Recovery from addiction is hard — but possible

Recovery can be one step forward, two steps back. Focus on the step forward.

I didn't wake up one day and decide to become addicted to drugs and alcohol. As a matter of fact, I felt the same way about people with substance use disorders that many others do. I would think to myself, "they just need to get it together. Why don't they just stop using?"

I couldn't understand how someone could put the drugs or alcohol above everything else.


Well, my thoughts changed when I found myself on the other side. I picked up my first drink at the age of 11. Little did I know, I had unleashed a beast inside.

I thought, I'll never do hard drugs, I'll never do anything illegal, and I can stop anytime I want to. But I always needed to get one more hit, one more drink. Drugs and alcohol numbed my pain and helped celebrate my joy. By the age of 21, my "nevers" became "forevers." I couldn't see that I needed help. I was caught in the grips of addiction.

A substance use disorder blindsides you. You don't see it coming, and when you're in it, you see no way out. There is no doubt: those who are battling these disorders face stigma from the community. That stigma is one of the most difficult parts of addiction because it held me back from getting the help I needed.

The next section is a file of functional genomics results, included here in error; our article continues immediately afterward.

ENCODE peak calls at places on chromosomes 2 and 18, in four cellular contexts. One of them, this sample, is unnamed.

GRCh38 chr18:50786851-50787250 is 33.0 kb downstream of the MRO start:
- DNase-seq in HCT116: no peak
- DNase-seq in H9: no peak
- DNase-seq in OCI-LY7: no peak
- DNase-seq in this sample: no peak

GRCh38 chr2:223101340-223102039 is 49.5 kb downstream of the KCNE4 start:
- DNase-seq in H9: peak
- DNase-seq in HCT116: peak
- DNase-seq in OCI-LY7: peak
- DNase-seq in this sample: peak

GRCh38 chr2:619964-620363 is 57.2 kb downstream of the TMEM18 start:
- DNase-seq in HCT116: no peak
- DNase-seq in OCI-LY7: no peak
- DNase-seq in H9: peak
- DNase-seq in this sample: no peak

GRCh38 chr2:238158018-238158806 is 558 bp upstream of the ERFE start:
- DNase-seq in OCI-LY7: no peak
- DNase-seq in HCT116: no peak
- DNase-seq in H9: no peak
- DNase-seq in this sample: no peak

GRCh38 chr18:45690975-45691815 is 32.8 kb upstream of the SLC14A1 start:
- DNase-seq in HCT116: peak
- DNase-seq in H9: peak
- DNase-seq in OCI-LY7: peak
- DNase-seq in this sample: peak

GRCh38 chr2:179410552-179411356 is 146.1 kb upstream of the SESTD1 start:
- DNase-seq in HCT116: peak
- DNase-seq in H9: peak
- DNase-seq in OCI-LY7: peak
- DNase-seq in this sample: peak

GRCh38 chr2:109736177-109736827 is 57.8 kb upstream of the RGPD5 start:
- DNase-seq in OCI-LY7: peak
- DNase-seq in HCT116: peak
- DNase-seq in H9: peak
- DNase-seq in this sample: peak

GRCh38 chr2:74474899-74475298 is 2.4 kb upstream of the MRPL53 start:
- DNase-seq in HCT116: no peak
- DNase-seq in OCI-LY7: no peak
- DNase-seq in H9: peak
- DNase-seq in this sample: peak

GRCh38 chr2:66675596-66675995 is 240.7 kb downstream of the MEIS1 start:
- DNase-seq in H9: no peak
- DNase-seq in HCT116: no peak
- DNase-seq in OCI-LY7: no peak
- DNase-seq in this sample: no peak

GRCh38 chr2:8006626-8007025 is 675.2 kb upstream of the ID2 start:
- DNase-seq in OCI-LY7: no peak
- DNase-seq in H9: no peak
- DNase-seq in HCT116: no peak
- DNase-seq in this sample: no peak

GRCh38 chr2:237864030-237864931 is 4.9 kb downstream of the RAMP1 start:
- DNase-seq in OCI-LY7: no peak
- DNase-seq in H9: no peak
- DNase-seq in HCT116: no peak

That stigma ignores the reality. I thought my substance use disorder was my own fault. I thought I was "an addict" and "junkie" — not realizing that these labels were also holding me back. I didn't realize that I actually had a treatable disease.

Once I accepted that I had a disease for which there was proven treatment available, I was able to start my story of recovery. I had to change everything.

Letting go of the love I had for drugs and alcohol was a mourning process because it was all I knew. Others in recovery took me under their wings and showed me how to accomplish things that many people find so simple, like getting up every morning and brushing my teeth or cooking my own dinners.

I am now a person in long-term recovery! I have been in recovery for six and a half years. I got the treatment and supports that I needed, and I have found new hope and purpose in my life. I have hope and for those who are struggling now; I want them to know there is hope. If you're struggling with substance use — or care about someone who is — a great place to start is the Baltimore City Crisis, Information and Referral Line: 410-433-5175. It's open 24 hours a day, every day, and can help you find treatment.

Every member of the community must understand the facts about addiction and be willing to help those who are struggling get the help they need. Those who haven't struggled should know this: substance use disorders are not a choice. And recovery is not simple or easy; it's an imperfect process.

There may be times when a person in recovery takes one step forward and two steps back. Focus on that one step forward, that one day, one hour, one minute and celebrate that. That is recovery. Treatment works and recovery is possible!

Brandee Izquierdo is an associate director at Behavioral Health System Baltimore. Her email is